Next, we investigated the impact of prophylactic EGCG on the gut microbiota composition of DSS-treated mice. Sobs index of ASV level was significantly increased in EGCG group compared with other three groups (P < 0.01, Fig. 7a). PCoA analysis showed a clear separation between control and DSS-treated groups (R2 = 0.479, P = 0.001, Fig. 7b). Additionally, prophylactic EGCG significantly affected the gut microbiota composition in between CON and EGCG group (R2 = 0.173, P = 0.001), as well as between DSS and EGCG + DSS group (R2 = 0.231, P = 0.001). Meanwhile, the overall fecal bacterial composition of mice at the phylum and genus level in all groups was consistent with the first trial (Fig. 7c and d). It was noteworthy that oral EGCG to healthy mice caused an enrichment of thirteen bacterial genera including Akkermansia while only four taxa were enriched in normal controls (Fig. 7e). Moreover, eight bacterial genera including Akkermansia, Faecalibaculum, and Bifidobacterium were enriched in mice with colitis treated by EGCG pre-supplementation, but another six genera were enriched in DSS-only group (Fig. 7f). Additionally, prophylactic EGCG completely reversed the attenuation of SCFAs including acetate (Fig. 7g), propionate (Fig. 7h), and butyrate (Fig. 7i) in DSS-treated mice.

Fig. 7
figure7

Prophylactic EGCG regulated the composition and function of intestinal microbiota. a α-diversity represented by the Sobs index on day 28. b PCoA plots on day 28 assessed by PERMANOVA among the four groups. The relative abundance of fecal bacterial phyla (c), and genera (d) presented in 99.5% of the community. Analysis of differences in the microbial taxa between the CON group and EGCG group (e), in DSS-treated mice with or without receiving EGCG (f) on day 27 was shown using LEfSe (LDA coupled with effect size measurements). Concentrations of fecal acetate (g), propionate (h), and butyrate (i) on day 27. Data are presented as means ± SEM (n = 8 per group). Statistical significance was determined using one-way ANOVA, followed by Tukey test. *P ≤ 0.05, **P ≤ 0.01, ***P ≤ 0.001. Spearman correlation between intestinal microbiota and anti-inflammatory or anti-oxidative parameters in healthy mice (j), and in DSS-treated mice (k) in response to prophylactic EGCG. The red color denotes a positive correlation, while blue color denotes a negative correlation. The intensity of the color is proportional to the strength of Spearman correlation. *P ≤ 0.05, ***P ≤ 0.001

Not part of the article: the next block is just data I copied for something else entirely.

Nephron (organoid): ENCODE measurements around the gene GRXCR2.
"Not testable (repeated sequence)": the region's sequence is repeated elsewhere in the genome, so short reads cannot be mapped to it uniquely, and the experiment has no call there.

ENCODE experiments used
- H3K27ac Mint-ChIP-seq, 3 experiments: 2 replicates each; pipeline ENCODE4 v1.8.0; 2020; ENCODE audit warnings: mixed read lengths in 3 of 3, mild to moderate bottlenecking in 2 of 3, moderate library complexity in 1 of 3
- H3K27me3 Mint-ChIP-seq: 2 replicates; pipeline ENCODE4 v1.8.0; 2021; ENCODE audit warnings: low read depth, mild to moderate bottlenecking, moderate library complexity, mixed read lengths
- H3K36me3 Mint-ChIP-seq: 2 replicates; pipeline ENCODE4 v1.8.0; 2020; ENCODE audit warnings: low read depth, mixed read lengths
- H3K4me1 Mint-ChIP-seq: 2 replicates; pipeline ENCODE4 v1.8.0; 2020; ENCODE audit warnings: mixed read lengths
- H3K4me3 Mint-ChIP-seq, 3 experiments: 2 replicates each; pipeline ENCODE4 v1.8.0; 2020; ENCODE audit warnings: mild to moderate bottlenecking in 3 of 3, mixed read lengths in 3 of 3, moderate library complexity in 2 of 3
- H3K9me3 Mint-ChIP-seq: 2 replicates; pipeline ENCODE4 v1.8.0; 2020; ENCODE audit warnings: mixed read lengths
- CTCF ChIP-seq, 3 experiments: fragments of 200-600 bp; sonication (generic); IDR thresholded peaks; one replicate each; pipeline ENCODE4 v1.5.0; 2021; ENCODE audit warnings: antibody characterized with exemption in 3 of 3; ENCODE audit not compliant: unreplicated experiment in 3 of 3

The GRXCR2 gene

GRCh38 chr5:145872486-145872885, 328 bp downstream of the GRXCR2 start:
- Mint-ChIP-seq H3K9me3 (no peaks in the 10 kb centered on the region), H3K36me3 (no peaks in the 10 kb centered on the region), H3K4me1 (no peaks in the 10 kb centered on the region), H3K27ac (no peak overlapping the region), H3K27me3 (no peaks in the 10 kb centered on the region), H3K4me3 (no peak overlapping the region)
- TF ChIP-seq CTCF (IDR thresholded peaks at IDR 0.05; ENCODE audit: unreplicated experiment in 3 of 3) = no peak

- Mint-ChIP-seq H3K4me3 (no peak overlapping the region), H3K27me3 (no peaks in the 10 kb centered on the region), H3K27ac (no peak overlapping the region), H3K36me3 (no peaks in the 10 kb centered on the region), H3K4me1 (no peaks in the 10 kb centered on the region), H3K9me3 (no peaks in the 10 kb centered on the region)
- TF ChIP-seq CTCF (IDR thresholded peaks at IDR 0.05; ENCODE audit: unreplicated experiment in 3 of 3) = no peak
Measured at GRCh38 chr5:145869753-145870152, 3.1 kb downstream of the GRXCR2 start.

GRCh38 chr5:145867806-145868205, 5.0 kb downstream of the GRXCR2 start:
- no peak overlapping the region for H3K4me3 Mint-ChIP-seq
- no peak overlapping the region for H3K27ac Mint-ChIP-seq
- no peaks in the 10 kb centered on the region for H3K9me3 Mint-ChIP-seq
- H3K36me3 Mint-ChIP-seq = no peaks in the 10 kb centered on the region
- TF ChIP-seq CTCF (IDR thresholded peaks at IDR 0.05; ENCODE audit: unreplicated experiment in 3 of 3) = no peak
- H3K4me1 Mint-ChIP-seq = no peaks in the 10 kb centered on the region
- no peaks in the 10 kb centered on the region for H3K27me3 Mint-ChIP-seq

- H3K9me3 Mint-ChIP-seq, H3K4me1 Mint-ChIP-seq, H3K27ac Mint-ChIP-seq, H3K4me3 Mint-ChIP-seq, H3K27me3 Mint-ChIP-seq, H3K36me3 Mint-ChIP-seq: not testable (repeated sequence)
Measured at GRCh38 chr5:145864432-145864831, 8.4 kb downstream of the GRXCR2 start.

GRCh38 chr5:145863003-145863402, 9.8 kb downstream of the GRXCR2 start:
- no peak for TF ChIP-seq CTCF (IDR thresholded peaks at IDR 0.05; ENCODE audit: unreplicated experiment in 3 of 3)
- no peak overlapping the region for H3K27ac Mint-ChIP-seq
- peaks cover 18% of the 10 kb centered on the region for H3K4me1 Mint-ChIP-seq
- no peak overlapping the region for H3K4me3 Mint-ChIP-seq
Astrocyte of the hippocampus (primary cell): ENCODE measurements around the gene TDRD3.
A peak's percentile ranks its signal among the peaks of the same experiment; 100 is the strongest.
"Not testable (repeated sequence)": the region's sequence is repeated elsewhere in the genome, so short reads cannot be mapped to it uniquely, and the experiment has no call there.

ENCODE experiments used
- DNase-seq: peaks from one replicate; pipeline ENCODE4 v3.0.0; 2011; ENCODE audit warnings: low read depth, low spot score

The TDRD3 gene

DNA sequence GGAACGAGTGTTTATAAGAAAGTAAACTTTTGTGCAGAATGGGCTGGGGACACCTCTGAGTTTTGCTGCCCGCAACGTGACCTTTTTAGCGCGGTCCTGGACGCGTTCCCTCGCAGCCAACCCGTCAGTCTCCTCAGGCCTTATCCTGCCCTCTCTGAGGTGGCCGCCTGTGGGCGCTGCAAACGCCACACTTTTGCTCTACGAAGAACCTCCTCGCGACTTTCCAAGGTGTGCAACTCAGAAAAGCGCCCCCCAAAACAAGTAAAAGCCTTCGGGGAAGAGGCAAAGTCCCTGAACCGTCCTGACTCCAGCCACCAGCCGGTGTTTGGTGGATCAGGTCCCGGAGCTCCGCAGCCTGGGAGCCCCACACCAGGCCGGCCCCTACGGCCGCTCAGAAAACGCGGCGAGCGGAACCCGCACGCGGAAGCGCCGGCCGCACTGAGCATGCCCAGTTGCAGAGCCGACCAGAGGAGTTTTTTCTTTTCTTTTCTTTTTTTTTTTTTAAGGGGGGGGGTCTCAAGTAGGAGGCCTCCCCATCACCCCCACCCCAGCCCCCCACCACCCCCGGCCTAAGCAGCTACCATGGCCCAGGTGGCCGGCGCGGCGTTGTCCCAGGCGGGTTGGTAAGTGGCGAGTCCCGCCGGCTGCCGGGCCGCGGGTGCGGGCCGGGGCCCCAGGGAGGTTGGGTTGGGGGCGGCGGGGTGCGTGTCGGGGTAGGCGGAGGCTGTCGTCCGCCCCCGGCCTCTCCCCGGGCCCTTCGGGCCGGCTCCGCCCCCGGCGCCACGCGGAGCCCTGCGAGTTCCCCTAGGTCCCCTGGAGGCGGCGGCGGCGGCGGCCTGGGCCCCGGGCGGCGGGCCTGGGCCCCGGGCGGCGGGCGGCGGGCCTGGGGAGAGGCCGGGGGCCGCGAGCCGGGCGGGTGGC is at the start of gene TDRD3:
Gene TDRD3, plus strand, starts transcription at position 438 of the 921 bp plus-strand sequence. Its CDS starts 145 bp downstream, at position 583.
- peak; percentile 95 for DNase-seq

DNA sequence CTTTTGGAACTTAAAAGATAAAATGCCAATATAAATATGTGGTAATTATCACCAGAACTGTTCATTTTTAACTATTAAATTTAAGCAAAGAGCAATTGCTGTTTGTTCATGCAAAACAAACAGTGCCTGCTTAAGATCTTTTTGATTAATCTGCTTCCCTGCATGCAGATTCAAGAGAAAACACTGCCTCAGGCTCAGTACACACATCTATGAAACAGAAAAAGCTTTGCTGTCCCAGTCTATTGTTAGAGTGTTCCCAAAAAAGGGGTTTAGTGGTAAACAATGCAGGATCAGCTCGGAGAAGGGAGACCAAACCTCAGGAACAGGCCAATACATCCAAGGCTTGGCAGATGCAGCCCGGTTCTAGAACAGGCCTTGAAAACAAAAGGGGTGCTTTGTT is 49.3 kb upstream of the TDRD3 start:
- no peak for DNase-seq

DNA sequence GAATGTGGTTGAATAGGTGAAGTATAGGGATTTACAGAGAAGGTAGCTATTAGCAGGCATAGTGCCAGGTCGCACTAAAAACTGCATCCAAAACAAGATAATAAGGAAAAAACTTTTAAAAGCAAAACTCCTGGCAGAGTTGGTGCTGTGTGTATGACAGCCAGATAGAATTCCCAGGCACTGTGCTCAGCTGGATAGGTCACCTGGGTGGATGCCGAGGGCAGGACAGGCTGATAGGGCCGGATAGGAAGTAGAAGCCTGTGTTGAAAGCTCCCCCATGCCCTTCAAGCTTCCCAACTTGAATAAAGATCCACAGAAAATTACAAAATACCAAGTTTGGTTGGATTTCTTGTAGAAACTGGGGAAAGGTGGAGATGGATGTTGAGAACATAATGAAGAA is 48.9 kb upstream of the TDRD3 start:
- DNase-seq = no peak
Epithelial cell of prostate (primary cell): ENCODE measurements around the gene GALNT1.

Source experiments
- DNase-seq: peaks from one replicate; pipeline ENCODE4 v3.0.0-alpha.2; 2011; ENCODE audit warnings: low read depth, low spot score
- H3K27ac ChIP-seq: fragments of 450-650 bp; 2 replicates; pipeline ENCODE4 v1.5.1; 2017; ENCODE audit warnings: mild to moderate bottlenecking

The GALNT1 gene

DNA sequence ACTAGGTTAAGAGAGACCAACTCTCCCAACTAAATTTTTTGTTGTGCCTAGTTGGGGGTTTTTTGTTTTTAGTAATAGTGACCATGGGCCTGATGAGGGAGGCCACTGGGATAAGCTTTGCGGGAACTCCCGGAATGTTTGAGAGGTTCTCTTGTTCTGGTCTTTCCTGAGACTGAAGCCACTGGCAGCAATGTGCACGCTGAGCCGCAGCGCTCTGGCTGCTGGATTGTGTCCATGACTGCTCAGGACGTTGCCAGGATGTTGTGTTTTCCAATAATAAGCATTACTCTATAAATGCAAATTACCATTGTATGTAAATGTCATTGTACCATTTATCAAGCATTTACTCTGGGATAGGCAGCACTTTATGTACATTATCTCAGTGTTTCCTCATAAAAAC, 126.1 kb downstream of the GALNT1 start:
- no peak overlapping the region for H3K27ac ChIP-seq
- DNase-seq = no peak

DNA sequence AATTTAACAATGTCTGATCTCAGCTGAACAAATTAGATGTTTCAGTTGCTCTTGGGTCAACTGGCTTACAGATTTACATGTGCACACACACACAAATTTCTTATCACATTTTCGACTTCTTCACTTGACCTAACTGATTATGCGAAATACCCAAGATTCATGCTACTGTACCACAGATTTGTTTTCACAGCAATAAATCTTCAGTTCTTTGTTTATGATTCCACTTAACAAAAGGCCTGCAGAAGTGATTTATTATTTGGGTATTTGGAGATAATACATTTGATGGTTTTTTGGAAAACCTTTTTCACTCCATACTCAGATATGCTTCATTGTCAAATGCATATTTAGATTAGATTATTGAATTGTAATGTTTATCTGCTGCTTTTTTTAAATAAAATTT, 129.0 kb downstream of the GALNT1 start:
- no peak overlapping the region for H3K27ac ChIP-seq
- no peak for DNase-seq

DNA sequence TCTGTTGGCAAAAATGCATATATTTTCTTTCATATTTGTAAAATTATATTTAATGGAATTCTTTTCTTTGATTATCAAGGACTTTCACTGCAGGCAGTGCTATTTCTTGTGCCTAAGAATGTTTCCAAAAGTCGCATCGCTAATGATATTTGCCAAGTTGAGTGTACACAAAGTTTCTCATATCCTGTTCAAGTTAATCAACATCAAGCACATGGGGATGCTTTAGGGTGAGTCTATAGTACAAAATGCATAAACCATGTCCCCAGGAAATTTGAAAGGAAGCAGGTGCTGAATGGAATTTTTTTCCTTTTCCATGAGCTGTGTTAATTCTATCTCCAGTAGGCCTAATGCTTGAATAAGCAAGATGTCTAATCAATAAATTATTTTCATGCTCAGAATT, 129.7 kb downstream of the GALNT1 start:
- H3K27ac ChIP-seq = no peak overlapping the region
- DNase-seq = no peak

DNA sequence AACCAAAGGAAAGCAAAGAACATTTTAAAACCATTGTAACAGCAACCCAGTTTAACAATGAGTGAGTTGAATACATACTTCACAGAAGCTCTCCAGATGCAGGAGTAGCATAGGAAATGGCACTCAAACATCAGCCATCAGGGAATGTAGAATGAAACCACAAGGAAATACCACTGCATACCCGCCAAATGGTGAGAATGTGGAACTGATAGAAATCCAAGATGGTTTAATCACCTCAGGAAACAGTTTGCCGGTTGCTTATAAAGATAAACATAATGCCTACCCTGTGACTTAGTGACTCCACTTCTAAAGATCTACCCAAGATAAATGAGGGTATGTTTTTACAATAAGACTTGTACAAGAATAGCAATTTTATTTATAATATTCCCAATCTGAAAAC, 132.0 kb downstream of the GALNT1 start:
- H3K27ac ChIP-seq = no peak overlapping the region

For healthy mice, EGCG-enriched Akkermansia showed a strong positive correlation with the plasma levels of T-SOD (R > 0.84, P < 0.01) and CAT (R > 0.70, P < 0.05), and the colonic levels of TNF-α (R > 0.77, P < 0.01) and MPO (R > 0.64, P < 0.01), but a negative correlation with MDA level in the plasma (R <  − 0.79, P < 0.01) and the T-SOD (R <  − 0.71, P < 0.01) and CAT level (R <  − 0.54, P < 0.01) in the colon (Fig. 7j). Correlation analysis of DSS-treated mice with and without receiving prophylactic EGCG revealed that fourteen differentially bacterial genera showed significant correlation (P < 0.05) with the concentrations of anti-oxidative or pro-inflammatory mediator in the plasma and colon or SCFAs in the feces. Especially, Akkermansia was positively correlated with the plasma levels of T-SOD (R > 0.59, P < 0.05) and CAT (R > 0.52, P < 0.05), the colonic level of TNF-α (R > 0.52, P < 0.01) and MPO (R > 0.59, P < 0.05), and the fecal production of acetate (R > 0.55, P < 0.05), propionate (R > 0.55, P < 0.05), and butyrate (R > 0.50, P < 0.05). Negative associations with the plasma level of MDA (R <  − 0.60, P < 0.05) and colonic level of T-AOC (R <  − 0.81, P < 0.01) were also shown (Fig. 7k).